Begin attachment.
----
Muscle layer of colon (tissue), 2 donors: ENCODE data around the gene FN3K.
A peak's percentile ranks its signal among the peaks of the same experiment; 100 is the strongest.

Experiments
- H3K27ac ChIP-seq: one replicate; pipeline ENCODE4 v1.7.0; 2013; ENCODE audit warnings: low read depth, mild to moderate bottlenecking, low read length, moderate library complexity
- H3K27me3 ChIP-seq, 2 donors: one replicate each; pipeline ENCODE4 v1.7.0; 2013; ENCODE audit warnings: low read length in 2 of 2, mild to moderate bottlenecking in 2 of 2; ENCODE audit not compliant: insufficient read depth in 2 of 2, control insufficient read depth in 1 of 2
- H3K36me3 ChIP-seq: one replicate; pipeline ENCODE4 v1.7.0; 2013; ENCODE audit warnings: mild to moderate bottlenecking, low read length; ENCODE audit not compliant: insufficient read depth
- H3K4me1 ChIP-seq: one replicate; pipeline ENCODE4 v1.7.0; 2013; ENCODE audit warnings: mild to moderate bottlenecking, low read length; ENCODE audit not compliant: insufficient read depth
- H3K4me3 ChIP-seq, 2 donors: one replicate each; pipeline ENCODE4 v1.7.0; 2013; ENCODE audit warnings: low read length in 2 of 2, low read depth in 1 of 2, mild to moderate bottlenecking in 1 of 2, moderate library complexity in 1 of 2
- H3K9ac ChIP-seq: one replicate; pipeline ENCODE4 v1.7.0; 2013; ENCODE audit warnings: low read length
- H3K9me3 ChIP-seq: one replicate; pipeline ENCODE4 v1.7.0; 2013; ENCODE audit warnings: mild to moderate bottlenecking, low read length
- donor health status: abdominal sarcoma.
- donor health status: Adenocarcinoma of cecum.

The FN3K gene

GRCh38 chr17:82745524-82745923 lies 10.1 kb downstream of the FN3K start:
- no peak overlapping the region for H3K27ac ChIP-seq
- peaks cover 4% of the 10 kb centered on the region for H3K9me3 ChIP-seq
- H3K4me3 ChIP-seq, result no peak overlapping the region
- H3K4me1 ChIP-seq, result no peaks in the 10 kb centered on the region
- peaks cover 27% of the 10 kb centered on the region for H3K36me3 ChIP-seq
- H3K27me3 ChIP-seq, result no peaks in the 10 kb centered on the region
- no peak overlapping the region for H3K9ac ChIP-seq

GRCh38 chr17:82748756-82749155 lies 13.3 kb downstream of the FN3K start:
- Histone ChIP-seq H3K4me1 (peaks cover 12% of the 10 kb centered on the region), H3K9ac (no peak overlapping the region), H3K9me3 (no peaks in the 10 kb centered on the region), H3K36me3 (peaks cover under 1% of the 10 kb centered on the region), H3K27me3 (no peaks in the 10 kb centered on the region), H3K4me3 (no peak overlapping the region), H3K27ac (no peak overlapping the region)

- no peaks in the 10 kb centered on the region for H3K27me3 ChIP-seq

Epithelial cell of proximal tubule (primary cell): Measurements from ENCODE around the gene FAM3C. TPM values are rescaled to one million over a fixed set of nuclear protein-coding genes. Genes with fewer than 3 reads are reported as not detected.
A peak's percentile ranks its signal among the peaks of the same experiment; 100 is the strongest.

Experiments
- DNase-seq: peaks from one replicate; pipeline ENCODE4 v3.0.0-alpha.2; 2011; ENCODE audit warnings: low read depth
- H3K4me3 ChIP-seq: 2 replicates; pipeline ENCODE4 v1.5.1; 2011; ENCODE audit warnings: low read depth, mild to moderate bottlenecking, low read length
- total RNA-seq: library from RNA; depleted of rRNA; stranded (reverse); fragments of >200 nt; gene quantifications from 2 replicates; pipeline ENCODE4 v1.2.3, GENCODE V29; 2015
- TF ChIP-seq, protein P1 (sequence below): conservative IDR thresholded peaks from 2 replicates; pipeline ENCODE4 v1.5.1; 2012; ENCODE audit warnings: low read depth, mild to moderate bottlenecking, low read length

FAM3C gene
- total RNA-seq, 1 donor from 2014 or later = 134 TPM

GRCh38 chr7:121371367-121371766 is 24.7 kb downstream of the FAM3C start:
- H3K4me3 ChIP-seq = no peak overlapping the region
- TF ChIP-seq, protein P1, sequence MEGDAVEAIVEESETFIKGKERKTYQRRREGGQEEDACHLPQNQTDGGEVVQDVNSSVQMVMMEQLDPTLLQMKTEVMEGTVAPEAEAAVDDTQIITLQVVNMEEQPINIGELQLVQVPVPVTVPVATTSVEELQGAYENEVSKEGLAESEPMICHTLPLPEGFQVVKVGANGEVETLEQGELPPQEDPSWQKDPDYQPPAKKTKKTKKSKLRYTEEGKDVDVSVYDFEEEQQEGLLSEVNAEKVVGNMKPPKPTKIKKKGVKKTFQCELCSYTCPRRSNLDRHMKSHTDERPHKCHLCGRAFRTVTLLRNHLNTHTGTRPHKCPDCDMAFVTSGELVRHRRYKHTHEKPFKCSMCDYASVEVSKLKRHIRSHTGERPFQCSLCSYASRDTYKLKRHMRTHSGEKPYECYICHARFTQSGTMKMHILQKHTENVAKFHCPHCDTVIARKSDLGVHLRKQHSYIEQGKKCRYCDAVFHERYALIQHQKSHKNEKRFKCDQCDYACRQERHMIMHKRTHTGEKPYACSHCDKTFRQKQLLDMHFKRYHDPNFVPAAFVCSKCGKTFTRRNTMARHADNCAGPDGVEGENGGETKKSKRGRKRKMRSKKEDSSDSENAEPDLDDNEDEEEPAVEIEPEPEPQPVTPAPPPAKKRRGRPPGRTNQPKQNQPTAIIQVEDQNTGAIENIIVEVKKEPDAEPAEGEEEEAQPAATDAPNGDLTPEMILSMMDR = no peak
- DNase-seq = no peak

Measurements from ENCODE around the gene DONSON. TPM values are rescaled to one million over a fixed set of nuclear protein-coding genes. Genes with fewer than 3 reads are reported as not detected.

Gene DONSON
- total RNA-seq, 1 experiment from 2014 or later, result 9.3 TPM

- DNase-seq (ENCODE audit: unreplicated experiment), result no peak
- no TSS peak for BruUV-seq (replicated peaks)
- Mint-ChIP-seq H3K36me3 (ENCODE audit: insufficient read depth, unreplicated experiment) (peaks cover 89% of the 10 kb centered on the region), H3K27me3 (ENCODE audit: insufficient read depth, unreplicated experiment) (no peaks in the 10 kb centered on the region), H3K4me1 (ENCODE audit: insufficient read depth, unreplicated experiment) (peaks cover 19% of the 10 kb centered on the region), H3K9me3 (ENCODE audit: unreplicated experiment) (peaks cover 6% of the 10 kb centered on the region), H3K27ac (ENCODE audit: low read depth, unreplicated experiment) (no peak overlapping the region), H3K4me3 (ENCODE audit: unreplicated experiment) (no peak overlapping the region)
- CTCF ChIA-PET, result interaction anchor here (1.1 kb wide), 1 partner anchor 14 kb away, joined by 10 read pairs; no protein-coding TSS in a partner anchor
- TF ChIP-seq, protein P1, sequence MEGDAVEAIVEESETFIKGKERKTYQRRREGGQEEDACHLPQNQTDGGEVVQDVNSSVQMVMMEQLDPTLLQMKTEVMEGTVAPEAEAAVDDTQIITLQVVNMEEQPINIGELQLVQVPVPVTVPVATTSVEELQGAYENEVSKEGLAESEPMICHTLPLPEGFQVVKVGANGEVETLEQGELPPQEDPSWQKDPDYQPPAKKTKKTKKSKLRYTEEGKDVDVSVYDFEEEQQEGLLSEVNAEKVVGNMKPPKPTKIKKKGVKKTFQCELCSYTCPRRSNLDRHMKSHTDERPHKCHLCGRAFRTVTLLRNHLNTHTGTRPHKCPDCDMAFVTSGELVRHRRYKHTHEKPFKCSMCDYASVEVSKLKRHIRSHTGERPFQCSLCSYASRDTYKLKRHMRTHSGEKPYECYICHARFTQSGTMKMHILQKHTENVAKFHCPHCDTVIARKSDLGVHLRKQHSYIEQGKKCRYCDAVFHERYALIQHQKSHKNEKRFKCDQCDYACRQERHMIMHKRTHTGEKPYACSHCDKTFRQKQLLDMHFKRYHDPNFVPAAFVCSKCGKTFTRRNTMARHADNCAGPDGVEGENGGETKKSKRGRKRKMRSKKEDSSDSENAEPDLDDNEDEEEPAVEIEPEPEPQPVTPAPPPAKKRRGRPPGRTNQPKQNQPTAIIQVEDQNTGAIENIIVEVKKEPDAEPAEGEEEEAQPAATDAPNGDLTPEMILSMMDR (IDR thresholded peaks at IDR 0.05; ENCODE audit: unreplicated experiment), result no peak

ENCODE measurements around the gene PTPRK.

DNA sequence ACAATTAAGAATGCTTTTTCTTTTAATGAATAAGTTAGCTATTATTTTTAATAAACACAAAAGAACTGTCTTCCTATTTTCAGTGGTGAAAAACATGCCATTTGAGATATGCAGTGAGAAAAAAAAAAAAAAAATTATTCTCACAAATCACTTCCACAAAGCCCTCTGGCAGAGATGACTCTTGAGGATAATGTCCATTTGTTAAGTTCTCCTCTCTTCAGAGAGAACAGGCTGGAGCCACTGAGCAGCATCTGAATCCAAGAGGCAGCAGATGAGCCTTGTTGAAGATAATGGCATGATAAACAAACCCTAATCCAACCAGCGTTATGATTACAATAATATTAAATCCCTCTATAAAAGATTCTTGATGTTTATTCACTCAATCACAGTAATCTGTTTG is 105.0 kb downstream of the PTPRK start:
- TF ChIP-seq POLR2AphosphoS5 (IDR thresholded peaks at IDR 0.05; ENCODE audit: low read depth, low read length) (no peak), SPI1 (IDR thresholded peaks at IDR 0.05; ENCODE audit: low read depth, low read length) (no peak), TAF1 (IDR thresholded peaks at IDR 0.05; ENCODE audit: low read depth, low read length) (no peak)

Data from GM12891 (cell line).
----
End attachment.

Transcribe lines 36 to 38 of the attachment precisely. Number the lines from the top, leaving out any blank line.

- TF ChIP-seq, protein P1, sequence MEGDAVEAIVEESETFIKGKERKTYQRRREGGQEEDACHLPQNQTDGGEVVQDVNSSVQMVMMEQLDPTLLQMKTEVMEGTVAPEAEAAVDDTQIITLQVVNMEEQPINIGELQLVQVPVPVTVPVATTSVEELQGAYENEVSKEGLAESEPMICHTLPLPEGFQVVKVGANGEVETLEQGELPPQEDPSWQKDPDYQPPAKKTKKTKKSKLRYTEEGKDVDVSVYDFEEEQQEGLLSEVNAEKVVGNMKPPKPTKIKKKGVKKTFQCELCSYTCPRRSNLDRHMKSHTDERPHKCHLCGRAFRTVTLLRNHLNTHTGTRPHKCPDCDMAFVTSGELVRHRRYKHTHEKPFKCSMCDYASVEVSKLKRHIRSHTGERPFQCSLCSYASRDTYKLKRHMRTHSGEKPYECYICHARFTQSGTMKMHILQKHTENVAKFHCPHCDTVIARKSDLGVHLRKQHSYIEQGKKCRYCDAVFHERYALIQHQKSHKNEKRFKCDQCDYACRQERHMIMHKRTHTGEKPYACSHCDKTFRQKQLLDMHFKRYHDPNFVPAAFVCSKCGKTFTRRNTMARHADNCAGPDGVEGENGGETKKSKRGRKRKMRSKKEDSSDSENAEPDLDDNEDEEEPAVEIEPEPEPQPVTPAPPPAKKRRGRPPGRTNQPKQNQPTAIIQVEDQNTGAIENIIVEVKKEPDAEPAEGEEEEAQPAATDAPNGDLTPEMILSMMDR = no peak
- DNase-seq = no peak

Measurements from ENCODE around the gene DONSON. TPM values are rescaled to one million over a fixed set of nuclear protein-coding genes. Genes with fewer than 3 reads are reported as not detected.